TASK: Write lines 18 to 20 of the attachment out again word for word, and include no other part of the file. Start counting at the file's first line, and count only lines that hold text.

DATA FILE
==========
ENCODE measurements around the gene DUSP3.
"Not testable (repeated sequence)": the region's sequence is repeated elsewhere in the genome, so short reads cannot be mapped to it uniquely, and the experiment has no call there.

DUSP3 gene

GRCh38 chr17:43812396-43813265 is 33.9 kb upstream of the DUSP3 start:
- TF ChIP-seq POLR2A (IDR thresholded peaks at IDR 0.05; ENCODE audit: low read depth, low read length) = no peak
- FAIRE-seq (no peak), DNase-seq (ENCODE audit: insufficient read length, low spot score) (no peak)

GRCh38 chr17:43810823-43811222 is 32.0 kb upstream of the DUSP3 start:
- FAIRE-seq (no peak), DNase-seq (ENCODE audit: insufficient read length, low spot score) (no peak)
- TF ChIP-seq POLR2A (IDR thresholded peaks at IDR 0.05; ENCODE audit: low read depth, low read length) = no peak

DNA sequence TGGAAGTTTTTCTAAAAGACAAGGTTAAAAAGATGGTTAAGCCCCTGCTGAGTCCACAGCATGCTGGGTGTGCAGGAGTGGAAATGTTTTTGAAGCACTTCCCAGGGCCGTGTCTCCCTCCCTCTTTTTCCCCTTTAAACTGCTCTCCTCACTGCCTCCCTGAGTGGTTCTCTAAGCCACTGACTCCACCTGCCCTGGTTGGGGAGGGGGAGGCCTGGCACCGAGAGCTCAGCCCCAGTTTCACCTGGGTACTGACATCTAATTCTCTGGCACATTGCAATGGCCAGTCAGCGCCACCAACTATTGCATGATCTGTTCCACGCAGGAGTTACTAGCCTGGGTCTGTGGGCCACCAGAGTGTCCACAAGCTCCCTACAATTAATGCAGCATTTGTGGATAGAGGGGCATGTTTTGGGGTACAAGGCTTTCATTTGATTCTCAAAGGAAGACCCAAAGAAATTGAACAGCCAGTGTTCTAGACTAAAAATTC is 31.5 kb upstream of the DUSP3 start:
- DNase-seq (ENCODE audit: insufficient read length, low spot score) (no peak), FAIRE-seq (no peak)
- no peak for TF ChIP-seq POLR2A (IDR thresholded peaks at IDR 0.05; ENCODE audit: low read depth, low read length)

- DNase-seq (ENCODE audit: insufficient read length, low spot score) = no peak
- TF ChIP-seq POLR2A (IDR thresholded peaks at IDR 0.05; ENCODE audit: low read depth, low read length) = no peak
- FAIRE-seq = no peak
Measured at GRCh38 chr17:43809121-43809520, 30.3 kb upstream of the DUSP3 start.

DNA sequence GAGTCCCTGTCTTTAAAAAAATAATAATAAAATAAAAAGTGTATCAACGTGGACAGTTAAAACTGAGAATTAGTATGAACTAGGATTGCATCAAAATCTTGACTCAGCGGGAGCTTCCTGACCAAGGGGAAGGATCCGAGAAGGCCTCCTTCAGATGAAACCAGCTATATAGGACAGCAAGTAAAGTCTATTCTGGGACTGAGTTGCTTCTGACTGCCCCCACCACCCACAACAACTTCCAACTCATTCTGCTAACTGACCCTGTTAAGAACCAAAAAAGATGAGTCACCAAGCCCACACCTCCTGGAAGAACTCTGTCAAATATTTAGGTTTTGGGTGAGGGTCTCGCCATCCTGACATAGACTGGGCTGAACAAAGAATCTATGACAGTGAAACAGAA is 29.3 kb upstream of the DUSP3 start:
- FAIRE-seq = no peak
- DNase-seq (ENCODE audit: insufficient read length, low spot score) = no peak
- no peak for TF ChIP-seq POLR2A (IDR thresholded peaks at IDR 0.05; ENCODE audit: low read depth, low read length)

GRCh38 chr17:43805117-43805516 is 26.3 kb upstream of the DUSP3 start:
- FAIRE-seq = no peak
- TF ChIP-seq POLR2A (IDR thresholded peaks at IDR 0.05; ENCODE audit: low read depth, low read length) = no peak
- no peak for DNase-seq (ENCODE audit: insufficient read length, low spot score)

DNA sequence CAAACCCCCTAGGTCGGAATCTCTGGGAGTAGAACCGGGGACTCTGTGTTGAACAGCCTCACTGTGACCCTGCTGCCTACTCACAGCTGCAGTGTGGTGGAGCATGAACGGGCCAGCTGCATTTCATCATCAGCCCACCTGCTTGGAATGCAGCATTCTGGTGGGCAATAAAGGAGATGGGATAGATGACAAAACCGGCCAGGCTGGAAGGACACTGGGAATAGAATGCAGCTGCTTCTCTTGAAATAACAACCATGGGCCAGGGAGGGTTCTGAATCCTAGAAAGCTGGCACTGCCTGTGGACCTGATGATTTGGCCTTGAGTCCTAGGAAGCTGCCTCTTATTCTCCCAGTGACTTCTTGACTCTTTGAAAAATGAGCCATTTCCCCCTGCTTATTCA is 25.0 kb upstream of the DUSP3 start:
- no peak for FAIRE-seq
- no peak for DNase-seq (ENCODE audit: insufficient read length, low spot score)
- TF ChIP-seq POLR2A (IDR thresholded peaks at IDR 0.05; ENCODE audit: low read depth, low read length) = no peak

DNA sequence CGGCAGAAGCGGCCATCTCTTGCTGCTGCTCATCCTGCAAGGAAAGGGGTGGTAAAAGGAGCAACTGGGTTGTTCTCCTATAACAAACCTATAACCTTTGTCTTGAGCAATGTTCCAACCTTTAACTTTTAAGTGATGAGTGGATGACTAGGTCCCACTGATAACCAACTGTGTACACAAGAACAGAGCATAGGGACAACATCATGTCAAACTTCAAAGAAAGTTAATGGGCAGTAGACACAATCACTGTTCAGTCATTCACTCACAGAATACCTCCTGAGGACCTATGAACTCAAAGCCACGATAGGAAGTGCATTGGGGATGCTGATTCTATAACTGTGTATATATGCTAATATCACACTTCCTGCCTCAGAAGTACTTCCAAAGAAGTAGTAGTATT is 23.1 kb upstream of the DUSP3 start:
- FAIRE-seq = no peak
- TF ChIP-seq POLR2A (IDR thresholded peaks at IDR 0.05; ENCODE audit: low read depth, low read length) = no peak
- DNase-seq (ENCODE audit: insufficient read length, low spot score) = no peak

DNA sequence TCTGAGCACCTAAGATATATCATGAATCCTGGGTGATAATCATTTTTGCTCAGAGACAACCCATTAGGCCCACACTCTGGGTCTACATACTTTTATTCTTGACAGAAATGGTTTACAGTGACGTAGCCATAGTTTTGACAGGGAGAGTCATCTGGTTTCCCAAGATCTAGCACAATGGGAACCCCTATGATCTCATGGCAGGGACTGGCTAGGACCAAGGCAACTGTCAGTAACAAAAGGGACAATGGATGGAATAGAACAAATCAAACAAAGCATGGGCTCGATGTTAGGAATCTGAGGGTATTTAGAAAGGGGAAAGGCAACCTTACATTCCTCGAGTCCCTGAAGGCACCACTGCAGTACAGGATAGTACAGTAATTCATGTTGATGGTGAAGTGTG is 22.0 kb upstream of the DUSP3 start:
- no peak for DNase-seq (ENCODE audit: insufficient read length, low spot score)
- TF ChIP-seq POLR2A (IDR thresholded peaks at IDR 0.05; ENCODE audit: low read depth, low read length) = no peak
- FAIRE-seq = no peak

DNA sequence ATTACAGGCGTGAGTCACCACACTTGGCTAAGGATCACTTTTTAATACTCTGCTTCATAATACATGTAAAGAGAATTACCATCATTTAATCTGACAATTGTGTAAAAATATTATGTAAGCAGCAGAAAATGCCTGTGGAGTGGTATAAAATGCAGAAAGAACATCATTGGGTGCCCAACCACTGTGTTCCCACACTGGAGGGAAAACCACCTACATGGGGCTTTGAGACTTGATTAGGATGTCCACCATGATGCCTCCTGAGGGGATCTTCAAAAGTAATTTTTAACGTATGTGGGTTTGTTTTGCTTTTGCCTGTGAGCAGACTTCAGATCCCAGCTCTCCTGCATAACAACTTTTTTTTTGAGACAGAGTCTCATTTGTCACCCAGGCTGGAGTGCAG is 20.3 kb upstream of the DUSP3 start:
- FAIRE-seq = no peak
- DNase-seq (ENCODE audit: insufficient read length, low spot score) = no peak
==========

- FAIRE-seq = no peak
- DNase-seq (ENCODE audit: insufficient read length, low spot score) = no peak
- no peak for TF ChIP-seq POLR2A (IDR thresholded peaks at IDR 0.05; ENCODE audit: low read depth, low read length)